CORTLAND - Harry and Debbie King say they could never do the work of running the Cortland Area Cares food pantry by themselves.
The couple, who have a combined 38 years at the pantry, say they are flattered for being honored with a Community Star award for the work they do at the pantry. Yet they are quick to point out that it is a team effort that makes it work, and they can do nothing without the others who are involved.
''We get wonderful support from this community. We get a lot of volunteers,'' Debbie King said.
Harry King loads boxes of food at the Cortland Food Pantry, where he and his wife have a combined 38 years of service.
The couple are involved with the pantry through their church, St. Robert Catholic Church, one of seven churches in the area to help run the pantry. The pantry serves families who live in the Lakeview School District.
Debbie started off the family's involvment in the pantry by offering to help 25 years ago. She said she was raising the couple's three children and decided to help out after a woman in their church who was running the pantry stepped down.
''It was something I really wanted to do,'' she said.
NAMES:?Harry and Debbie King
Ages: Harry 68; Debbie 69
Years living there: 44 years
Family: Two sons and a daughter and nine grandchildren
At first, she said she had doubts, especially as more and more people needed help, but she said she was able to stick it out.
''I didn't think I could do it, but I did,'' she said. ''It just grew so much.''
Her husband, who was a teacher for 30 years, including 27 in the Howland school district, would help out when he could while he was working. But when he retired 13 years ago, he began increasing his workload at the pantry.
''Once he retired, he got drafted,'' Debbie joked about her husband.
Ruth Ann Kozlevcar, who volunteers with the Kings and helped nominate them for the award, said the couple go above and beyond their work at the pantry. She said they field calls from people who have no food - sometimes late at night - and they will not hestitate to deliver food to people's doors.
''Harry and Debbie will not let anyone go one day without food,'' Kozlevcar said.
She said the couple always credit those who help them, but it is the Kings who make the pantry go, Kozlevcar said.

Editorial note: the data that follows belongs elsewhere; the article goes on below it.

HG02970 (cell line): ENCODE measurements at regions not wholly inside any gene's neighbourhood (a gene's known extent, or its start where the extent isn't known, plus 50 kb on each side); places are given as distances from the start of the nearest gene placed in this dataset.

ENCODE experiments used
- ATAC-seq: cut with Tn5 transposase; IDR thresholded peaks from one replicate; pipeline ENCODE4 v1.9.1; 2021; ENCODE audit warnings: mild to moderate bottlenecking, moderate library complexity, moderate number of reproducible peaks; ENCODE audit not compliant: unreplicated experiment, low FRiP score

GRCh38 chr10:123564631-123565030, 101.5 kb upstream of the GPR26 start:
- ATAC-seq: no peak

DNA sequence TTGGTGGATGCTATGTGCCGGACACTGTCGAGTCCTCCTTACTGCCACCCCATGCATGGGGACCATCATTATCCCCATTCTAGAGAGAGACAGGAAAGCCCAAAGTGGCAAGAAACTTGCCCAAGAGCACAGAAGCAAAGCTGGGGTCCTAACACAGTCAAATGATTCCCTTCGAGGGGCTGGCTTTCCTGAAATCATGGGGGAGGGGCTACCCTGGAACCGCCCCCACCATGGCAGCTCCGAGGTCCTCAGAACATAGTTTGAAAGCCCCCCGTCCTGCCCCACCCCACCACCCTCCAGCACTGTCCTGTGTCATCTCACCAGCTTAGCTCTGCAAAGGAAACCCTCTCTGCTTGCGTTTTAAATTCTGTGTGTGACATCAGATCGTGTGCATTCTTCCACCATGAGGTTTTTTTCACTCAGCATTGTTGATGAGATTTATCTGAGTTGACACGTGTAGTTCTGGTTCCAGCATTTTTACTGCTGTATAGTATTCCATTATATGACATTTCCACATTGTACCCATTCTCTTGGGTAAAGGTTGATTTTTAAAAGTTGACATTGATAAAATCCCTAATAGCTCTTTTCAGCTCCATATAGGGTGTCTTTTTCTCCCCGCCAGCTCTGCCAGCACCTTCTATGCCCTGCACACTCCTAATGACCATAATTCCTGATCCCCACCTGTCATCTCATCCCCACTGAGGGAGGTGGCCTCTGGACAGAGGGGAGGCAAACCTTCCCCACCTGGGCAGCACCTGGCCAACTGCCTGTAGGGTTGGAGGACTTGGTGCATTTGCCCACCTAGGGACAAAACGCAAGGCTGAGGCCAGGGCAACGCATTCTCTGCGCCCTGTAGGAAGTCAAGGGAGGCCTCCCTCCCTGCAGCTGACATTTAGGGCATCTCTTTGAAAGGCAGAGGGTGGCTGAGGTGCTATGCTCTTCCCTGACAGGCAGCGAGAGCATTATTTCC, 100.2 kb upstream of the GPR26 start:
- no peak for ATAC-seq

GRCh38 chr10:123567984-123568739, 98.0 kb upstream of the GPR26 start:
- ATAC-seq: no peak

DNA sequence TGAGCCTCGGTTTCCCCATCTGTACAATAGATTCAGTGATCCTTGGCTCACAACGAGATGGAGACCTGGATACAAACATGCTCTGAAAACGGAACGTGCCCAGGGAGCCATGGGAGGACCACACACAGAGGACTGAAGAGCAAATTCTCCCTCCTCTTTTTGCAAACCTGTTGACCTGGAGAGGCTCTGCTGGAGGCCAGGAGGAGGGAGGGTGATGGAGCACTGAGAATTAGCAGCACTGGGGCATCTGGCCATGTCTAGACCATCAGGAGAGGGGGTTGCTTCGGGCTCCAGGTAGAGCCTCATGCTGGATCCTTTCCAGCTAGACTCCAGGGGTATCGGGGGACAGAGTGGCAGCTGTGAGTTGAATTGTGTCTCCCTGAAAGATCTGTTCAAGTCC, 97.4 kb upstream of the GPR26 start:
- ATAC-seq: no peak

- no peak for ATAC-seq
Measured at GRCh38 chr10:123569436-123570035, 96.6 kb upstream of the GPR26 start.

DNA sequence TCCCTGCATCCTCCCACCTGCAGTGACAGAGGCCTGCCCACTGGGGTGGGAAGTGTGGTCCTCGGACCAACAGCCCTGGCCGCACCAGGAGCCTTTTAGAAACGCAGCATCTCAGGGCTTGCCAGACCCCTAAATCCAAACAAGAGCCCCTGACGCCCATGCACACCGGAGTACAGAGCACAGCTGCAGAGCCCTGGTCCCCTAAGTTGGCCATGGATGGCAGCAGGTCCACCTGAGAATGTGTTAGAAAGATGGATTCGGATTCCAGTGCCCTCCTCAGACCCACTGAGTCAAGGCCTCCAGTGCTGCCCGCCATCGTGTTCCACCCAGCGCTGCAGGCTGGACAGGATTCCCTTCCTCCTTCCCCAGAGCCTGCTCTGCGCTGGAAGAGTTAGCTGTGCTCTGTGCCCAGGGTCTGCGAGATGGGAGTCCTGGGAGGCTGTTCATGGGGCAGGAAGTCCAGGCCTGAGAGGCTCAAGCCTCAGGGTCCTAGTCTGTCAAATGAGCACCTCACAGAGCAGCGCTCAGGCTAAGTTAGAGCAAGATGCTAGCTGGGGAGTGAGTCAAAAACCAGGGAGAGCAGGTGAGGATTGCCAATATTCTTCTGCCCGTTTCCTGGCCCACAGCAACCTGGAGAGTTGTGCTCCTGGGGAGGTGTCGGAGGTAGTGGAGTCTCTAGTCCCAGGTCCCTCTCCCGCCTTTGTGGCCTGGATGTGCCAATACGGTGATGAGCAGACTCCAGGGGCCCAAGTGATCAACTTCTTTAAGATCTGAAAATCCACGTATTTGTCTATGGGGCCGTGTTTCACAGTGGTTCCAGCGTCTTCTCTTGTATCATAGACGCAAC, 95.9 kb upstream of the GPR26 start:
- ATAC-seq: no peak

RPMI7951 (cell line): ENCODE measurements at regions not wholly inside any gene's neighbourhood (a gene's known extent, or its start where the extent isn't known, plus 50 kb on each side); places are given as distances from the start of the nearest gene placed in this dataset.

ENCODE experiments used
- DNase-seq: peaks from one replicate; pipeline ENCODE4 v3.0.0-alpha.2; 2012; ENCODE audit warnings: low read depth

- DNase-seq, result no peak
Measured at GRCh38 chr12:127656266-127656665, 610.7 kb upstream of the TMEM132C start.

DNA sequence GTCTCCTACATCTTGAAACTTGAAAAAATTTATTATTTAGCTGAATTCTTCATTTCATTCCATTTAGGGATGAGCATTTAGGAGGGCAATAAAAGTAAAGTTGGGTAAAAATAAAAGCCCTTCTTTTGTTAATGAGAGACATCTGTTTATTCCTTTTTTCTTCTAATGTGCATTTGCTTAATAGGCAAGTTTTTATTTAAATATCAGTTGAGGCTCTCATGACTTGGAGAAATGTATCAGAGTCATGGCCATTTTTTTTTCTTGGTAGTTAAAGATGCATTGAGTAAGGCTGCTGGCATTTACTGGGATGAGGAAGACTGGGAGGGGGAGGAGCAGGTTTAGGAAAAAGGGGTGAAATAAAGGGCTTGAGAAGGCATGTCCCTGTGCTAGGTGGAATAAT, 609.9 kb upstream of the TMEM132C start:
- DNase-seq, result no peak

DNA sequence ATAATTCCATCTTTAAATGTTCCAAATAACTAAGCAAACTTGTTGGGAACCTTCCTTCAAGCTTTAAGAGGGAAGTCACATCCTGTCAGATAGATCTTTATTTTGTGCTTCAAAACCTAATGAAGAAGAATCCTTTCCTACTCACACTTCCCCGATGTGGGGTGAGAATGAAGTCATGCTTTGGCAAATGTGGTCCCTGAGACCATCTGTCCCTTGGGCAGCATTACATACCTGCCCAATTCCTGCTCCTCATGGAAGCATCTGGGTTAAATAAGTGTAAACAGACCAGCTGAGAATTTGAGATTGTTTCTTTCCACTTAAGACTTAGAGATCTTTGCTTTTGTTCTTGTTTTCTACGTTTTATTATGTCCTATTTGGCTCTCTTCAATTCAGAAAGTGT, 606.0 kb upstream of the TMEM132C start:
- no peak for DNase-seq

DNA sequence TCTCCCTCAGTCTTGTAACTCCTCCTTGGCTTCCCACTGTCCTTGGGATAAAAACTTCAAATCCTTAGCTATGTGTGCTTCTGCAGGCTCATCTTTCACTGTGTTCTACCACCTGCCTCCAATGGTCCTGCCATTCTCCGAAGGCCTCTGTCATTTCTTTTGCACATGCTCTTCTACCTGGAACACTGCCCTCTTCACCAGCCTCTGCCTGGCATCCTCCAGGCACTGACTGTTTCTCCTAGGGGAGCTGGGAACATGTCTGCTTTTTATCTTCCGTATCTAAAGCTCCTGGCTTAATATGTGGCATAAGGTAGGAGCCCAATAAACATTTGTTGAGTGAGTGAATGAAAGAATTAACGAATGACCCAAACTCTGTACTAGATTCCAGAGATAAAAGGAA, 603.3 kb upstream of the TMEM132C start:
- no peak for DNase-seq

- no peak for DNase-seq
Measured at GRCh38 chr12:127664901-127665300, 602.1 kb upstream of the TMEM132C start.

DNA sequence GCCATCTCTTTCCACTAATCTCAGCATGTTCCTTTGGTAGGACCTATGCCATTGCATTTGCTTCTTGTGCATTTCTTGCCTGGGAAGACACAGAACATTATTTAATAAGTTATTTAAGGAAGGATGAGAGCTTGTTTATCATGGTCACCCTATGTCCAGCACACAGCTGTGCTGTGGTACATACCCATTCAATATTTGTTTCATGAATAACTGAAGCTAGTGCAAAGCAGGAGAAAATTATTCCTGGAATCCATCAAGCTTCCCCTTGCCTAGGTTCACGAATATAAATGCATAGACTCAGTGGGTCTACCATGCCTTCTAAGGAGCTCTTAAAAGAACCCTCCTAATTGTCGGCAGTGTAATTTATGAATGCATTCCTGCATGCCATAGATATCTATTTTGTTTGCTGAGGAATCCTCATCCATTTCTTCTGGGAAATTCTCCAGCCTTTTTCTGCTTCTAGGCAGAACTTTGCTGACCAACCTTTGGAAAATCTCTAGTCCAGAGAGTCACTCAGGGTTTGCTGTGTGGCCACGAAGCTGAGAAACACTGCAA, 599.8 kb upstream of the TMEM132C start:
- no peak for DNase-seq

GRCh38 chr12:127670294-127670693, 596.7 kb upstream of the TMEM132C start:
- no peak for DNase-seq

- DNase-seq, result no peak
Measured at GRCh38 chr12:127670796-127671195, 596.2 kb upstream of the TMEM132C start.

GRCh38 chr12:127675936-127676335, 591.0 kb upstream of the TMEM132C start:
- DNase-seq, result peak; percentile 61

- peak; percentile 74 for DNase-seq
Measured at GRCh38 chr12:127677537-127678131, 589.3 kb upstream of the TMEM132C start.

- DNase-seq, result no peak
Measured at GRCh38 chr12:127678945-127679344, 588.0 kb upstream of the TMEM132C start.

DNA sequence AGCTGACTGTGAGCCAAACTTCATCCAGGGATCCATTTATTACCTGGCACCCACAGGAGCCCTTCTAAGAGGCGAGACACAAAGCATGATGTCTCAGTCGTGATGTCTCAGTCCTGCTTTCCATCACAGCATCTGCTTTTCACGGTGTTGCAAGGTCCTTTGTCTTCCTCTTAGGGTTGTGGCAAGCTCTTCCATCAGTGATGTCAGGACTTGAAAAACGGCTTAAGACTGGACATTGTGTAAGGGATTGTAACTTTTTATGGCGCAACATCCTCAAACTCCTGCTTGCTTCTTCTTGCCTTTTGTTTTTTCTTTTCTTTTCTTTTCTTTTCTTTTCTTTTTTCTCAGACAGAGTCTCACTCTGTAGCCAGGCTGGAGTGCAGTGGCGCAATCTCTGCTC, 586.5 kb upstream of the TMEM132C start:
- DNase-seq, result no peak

''They do 99 percent of the work,'' she said. ''They're here almost 24/7.''
Harry has a large van that comes in handy for picking up food from different places. Several area businesses will help out with donations of money or food or other products. Volunteers help to stock the building that serves as a warehouse next to Cortland Elementary School. Harry King sorts the food and other products into different categories with help from volunteers while he and his wife split the paperwork.
''We're here at least three or four days a week,'' Harry King said.
One recent morning Harry and Debbie organized a caravan of four vehicles to pick up food for the pantry at the Second Harvest Food Bank in Youngstown. Debbie King comes armed with a list made out in advance. She and her husband both say they want to provide extras to those who come to the pantry because lots of families need those extras or can't afford to buy them. That can include things like toothpaste or pet food.
Fundraisers also help. The landlord for the pantry, George Rogers, has a large Christmas party that helps out every year as do the Rotary and Lions clubs, who raise large amounts of money for the pantry as well. A lot of times, local business owners will chip in and give donations to the Kings.
''They have the money, and they know we are very good stewards,'' Harry King said.
The Kings also take donations of clothing and appliances, often from people having garage sales donating the items they could not sell. Those items also end up at the pantry to be given away.
''People call us up with their garage sale leftovers,'' Harry King said.
Harry King said the paperwork can be almost numbing, as well as the picking up of food, stocking the pantry and then giving it away.
The pantry services children, seniors and families and the numbers have risen as the economy has worsened. Debbie King said the fastest growing segment of the population they are servicing now are adults without children, especially people who lose their jobs late in life and have no training for another one.
The Kings also give credit to the couple they partner with, Kay and Bill Aiken, who attend Bazetta Christian Church. Debbie King said they can expect to be nominated for a Community Star award next year by two recipients of the award this year.